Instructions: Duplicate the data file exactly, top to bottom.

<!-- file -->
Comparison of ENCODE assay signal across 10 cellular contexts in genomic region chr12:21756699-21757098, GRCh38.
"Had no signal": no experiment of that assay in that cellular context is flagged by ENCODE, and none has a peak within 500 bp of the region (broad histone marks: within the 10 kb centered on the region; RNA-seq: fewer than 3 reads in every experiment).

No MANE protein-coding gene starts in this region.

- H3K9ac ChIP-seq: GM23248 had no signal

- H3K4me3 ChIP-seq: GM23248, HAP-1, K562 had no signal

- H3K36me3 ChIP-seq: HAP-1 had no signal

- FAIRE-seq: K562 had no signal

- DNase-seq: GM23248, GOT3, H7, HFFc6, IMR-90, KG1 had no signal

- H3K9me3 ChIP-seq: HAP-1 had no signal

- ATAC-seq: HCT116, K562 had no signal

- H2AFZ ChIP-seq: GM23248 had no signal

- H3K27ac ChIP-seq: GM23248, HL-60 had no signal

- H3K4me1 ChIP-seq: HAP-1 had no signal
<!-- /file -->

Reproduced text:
Comparison of ENCODE assay signal across 10 cellular contexts in genomic region chr12:21756699-21757098, GRCh38.
"Had no signal": no experiment of that assay in that cellular context is flagged by ENCODE, and none has a peak within 500 bp of the region (broad histone marks: within the 10 kb centered on the region; RNA-seq: fewer than 3 reads in every experiment).

No MANE protein-coding gene starts in this region.

- H3K9ac ChIP-seq: GM23248 had no signal

- H3K4me3 ChIP-seq: GM23248, HAP-1, K562 had no signal

- H3K36me3 ChIP-seq: HAP-1 had no signal

- FAIRE-seq: K562 had no signal

- DNase-seq: GM23248, GOT3, H7, HFFc6, IMR-90, KG1 had no signal

- H3K9me3 ChIP-seq: HAP-1 had no signal

- ATAC-seq: HCT116, K562 had no signal

- H2AFZ ChIP-seq: GM23248 had no signal

- H3K27ac ChIP-seq: GM23248, HL-60 had no signal

- H3K4me1 ChIP-seq: HAP-1 had no signal